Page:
Of the super-power class of nations practicing CNO, we’re the only one debating whether or not the private sector should play a role in CNO, while conveniently ignoring the fact that the private sector is effectively the backbone of our CNO capabilities. It is as if the literal lack of eye patches and parrots is creating some sort of cognitive dissonance amongst otherwise clear-thinking people. Our adversaries are not encumbered with such burdens. They literally wrote the book on this sort of thing decades ago,[34] which we talked about, but then promptly ignored because it ran counter to our preferred way of waging war.

Privateering is still the most feasible approach to the problem, especially given the changing dynamics associated with the projection of power, though one that could have serious repercussions if allowed to expand without careful management and diligent oversight.

The only real alternative to privateering – a large and powerful government enforcement capability – is unlikely. The excessive cost of such a capability and lack of political will are the two key mitigating factors. One need only look to the inadequacy and unoriginality of governmental efforts to retain cybersecurity experts to realize there is no scheme that troops would find attractive that government can afford, or organizations would find paletable on cultural grounds.

A greater level of autonomy amongst private actors would require a strong, independent, and transparent mechanism for oversight. But this begs the question:  in the midst of a talent shortage where would we draw sufficiently skilled and knowledgeable practitioners for an oversight function? Who wants to join the watchers, when the do-ers are making x3 the money?

Our insistence of fighting in a certain way, or viewing issues through frameworks that are understood rather than applicable, is not a uniquely American phenomenon, but one we seem to excel at. By that I mean we would rather subject ourselves to unnecessary misery, expense, and loss over an extended period of time in the name of culture rather than point out imperial nudity. Suffering is not a virtue when justifiable options exist that address the problem as it is, not as we wish it to be.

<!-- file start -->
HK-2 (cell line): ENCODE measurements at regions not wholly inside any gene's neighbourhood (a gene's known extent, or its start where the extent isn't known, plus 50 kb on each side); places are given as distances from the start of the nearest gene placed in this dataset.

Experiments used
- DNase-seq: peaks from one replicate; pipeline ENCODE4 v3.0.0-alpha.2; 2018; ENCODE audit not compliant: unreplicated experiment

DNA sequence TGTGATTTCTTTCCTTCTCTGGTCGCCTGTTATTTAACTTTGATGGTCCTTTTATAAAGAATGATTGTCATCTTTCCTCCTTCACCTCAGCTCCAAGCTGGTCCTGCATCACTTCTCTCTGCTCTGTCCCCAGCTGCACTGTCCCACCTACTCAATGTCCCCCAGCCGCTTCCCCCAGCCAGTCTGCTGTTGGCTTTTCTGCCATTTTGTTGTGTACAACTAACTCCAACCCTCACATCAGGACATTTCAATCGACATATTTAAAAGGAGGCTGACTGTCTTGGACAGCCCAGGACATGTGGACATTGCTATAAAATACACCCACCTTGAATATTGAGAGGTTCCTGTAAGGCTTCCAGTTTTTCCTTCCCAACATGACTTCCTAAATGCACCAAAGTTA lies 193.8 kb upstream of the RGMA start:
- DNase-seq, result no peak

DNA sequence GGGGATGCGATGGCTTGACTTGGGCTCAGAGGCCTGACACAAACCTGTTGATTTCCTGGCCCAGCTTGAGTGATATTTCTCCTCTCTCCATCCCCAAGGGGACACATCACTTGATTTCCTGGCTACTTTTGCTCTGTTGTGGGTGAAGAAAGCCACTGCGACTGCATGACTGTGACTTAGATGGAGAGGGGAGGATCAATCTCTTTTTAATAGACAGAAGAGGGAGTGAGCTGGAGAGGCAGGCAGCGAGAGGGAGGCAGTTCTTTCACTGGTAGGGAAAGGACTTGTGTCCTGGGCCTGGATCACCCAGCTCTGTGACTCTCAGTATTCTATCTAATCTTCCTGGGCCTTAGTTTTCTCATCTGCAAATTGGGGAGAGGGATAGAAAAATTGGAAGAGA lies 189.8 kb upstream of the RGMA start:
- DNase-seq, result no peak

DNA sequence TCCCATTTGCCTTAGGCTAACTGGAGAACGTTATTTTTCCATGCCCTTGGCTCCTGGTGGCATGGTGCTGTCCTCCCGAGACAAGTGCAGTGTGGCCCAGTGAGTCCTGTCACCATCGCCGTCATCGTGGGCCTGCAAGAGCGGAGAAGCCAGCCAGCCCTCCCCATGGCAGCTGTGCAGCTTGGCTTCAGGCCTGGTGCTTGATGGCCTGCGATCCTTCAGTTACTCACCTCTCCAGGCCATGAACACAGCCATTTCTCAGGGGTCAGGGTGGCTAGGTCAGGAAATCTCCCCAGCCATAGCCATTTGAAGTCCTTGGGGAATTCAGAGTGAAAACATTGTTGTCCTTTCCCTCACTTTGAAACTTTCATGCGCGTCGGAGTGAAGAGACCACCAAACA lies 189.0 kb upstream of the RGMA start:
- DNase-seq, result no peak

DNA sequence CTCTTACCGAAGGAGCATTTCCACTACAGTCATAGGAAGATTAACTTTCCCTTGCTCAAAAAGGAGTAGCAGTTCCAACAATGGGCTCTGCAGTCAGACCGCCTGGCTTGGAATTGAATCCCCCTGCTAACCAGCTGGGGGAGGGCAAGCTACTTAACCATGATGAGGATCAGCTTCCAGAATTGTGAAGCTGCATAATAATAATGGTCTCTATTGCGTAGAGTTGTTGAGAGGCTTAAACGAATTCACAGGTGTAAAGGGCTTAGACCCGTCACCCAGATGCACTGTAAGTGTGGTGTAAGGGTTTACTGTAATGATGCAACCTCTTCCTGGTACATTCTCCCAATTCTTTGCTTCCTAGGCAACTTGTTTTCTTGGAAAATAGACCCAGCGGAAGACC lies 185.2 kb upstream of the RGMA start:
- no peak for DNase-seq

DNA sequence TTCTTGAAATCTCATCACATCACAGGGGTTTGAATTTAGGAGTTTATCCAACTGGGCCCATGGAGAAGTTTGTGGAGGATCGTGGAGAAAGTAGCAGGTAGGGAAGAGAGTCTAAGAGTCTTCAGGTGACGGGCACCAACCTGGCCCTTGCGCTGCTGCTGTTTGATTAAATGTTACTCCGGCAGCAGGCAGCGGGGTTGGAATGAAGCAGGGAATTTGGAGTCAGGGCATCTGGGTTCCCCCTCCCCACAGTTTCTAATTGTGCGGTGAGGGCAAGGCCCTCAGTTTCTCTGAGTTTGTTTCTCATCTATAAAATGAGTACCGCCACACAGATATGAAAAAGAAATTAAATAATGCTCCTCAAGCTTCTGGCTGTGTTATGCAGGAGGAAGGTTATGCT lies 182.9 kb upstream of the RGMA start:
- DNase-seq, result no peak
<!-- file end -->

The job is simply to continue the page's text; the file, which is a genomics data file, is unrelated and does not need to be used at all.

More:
The argument over privateering has run its course. National insecurity in cyberspace is not a problem that is going to be effectively addressed by a tactic, but by the formulation and application of technically coherent policy. That will not happen without the increased involvement – at a level of parity with those proficient in policy – of those with technical acumen at the strategic level.





[5] Information Sharing and Analysis Center

[6] Information Sharing and Analysis Organization















[21] False, inaccurate, or misleading information that is communicated regardless of an intention to deceive.

[22] False or misleading information that is spread deliberately to deceive.



[25] 1980%E2%80%9381#Mister_Robinson’s_Neighborhood

[26] “Contractors are more expensive than employees” is a familiar refrain, but the calculus behind the logic assumes that a soldier or GS employee will stay on the job until they retire, which means the government is on the hook for all those years of salary and benefits, plus their retirement expenses, which could go on for decades. In theory, a contractor may only work on a government project for 4 or 5 years, after which they would move on. That makes them expensive now, but not in the long run. In reality one can complete a career in military or government civilian service and get hired on as a contractor doing effectively the same job, often in the same agency, and log another 20 years supporting government projects. Contractors are more expensive than employees, but then the use of contractors has nothing to do with economics, and everything to do with politics and culture. The government uses